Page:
An Open And Shut Case

Lead Research Organisation: University of Nottingham
Department Name: Sch of Biosciences


Food security represents an increasing global issue particularly as climate change, which is causing rainfall patterns to become much more erratic, impacts rain-fed crops. Plant roots play a critical role to reduce the impact of transient water stress. For example, roots cease branching when they lose contact with moist soil employing a mechanism called Xerobranching. Discovering how roots respond to transient water stress is therefore of vital importance for agriculture and 'future proofing' crops.

This research project will investigate how Xerobranching works to ensure new root branches only form when there is water available. Our research project attempts to 'fill in the gaps' between roots sensing the loss of water availability and then ceasing branching. To help our studies, we have developed an entirely new way to image water moving between plant cells, which will be instrumental for understanding what happens when roots are exposed to water stress. We have also identified plant hormone signals such as abscisic acid and auxin are important for Xerobranching. Several promising processes will be characterised including one that opens and shuts pores between root cells to enable hormone signals to move and regulate root branching. The knowledge gained from this study will provide new information about the key genes and processes controlling root branching in response to water availability, helping scientists design novel approaches to manipulate root architecture to enhance resource capture and yield in crops.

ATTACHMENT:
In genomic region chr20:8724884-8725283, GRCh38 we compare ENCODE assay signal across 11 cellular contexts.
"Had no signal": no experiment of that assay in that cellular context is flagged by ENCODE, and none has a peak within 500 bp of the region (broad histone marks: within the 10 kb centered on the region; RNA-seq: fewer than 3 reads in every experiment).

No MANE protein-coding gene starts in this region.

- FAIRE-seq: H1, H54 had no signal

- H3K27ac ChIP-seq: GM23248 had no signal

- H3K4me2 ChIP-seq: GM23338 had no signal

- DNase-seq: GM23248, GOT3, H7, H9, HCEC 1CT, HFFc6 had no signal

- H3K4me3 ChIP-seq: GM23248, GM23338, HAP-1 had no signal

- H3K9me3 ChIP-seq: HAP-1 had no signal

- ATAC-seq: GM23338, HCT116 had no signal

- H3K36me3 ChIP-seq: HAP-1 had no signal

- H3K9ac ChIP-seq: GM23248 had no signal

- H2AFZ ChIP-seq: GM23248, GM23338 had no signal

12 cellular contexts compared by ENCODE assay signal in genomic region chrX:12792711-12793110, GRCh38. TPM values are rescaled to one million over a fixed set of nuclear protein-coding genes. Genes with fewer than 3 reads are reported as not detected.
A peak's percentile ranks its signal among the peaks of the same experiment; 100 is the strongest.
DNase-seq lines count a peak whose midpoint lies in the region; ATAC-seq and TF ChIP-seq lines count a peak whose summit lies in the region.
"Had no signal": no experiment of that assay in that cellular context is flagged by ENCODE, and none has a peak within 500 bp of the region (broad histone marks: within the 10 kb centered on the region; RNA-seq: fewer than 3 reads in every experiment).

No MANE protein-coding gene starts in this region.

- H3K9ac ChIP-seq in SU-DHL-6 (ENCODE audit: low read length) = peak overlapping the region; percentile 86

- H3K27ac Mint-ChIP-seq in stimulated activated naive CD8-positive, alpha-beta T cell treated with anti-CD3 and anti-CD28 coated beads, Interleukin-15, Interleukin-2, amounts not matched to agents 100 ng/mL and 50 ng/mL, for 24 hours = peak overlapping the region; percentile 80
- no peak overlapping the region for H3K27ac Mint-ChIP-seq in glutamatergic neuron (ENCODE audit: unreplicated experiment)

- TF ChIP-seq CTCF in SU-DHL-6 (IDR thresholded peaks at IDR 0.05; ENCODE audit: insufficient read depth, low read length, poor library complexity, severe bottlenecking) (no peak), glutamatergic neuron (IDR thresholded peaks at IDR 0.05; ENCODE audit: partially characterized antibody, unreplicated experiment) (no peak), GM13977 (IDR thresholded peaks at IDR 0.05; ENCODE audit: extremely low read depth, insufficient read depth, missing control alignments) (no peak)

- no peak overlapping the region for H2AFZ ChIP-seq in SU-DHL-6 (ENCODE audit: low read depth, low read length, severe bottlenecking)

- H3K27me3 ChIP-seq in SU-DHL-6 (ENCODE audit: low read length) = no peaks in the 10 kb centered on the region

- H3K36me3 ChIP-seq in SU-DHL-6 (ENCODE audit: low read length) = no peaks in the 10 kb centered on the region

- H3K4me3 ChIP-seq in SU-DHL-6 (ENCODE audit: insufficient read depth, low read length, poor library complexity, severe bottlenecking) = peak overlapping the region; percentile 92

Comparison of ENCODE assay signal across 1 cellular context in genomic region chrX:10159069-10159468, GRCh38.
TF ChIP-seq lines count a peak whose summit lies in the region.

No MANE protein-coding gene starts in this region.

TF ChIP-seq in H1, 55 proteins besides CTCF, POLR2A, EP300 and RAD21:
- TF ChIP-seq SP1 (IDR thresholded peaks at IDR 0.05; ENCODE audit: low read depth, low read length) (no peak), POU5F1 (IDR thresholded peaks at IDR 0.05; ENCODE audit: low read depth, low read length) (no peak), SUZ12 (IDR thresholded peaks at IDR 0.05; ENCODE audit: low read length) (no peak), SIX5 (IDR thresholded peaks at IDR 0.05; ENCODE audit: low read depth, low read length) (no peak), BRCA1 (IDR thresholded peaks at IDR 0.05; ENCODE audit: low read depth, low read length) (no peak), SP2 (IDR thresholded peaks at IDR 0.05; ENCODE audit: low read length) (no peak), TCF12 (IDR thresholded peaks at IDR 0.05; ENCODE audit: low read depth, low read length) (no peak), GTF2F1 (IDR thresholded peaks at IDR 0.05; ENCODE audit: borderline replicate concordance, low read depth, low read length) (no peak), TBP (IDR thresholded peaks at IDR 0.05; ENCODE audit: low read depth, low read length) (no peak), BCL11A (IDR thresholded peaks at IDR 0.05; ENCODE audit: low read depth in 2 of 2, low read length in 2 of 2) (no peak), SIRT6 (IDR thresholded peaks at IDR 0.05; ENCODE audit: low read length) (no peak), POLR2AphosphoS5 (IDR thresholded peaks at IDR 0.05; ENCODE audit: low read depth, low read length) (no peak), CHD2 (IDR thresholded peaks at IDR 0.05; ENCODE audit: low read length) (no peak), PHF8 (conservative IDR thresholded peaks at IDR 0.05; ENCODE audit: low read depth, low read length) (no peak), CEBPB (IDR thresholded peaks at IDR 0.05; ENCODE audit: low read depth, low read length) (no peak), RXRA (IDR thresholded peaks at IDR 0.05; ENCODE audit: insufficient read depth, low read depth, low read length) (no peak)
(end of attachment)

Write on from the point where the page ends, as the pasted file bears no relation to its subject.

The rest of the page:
Technical Summary

Water stress is an increasing problem in agriculture, given the impact of climate change. Discovering how abiotic stress signals like abscisic acid (ABA) control plant adaptive responses to fluctuating water stress is vital for future-proofing crops. Our team recently discovered an ABA-regulated response to transient water stress called Xerobranching (Orman et al [2018] Curr Biol), where root branching ceases in response to fluctuating soil moisture. Preliminary results suggest that ABA regulates Xerobranching by closing inter-cellular pores, termed plasmodesmata (PD), in root cells - disrupting delivery of the branching signal auxin to lateral root 'stem cells'. To discover how ABA controls root responses to fluctuating water stress we propose to characterise key genes, signals and mechanisms underpinning Xerobranching exploiting novel bioassays, hormone reporters and a cell-scale Raman water-imaging technique (Pascut et al [2021] Nature Comms).

Our proposal seeks to build on these promising results and techniques to discover how roots respond to transient water stress by addressing 4 objectives: OBJ1 exploits Raman imaging to map hydraulic fluxes across root tissues exposed to Xerobranching stimulus. OBJ2 uses hormone and Raman imaging approaches to reveal whether ABA co-mobilises with water fluxes during Xerobranching responses. OBJ3 addresses if ABA triggers closure of inter-cellular pores termed plasmodesmata. Finally, OBJ4 will discover whether plasmodesmata closure disrupts movement of branching signal auxin, which is needed to 'prime' lateral root 'stem cells' in inner root tissues. The knowledge generated about the new signals, genes and their regulatory pathways will underpin on going efforts to re-engineer root systems architecture and future proof crops. The expertise, resources and tools that have been assembled for this project at Nottingham with our international collaborators uniquely position us to successfully complete this project.


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